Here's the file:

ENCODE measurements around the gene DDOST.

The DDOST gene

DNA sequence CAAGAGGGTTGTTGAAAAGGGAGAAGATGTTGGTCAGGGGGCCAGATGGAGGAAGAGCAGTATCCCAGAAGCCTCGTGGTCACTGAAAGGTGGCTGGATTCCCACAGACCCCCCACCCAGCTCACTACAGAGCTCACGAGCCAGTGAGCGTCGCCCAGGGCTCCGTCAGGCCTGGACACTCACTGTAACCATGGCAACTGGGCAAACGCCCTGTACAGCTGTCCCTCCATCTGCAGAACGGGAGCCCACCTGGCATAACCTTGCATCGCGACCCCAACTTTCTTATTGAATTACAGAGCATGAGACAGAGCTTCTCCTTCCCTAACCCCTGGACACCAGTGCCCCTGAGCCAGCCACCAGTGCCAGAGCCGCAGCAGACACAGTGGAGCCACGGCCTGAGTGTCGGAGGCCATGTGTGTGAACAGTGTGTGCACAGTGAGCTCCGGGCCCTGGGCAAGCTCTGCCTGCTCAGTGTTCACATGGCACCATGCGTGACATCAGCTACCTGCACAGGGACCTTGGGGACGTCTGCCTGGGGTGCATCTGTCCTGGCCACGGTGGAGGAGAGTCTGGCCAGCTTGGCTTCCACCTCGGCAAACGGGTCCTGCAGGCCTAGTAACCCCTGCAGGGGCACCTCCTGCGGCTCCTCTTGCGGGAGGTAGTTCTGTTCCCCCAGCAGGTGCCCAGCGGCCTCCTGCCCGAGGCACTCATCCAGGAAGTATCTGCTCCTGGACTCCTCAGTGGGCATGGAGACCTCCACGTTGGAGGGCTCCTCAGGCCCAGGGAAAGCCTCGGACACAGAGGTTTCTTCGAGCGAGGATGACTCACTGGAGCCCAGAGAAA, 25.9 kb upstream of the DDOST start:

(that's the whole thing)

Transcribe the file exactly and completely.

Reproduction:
ENCODE measurements around the gene DDOST.

The DDOST gene

DNA sequence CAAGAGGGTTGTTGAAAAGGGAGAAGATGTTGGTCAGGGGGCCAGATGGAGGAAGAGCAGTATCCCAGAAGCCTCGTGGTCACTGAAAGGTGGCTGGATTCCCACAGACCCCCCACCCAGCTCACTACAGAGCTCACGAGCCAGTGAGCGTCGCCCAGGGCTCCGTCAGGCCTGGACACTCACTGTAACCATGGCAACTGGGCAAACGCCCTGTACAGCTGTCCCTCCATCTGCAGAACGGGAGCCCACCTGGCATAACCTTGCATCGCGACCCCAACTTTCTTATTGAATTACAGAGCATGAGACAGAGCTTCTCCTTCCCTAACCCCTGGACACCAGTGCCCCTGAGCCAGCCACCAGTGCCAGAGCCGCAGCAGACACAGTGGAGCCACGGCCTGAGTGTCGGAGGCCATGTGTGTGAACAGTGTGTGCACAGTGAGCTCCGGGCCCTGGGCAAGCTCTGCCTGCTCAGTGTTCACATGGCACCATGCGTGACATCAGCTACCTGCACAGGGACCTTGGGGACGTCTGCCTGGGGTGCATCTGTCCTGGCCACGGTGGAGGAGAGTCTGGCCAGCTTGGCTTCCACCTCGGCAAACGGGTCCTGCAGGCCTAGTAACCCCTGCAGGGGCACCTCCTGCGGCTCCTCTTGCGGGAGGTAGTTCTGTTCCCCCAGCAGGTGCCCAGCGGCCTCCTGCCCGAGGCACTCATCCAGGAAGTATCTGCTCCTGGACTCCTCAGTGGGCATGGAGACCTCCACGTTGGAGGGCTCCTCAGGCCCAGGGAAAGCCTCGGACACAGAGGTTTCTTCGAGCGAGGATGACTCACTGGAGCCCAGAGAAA, 25.9 kb upstream of the DDOST start: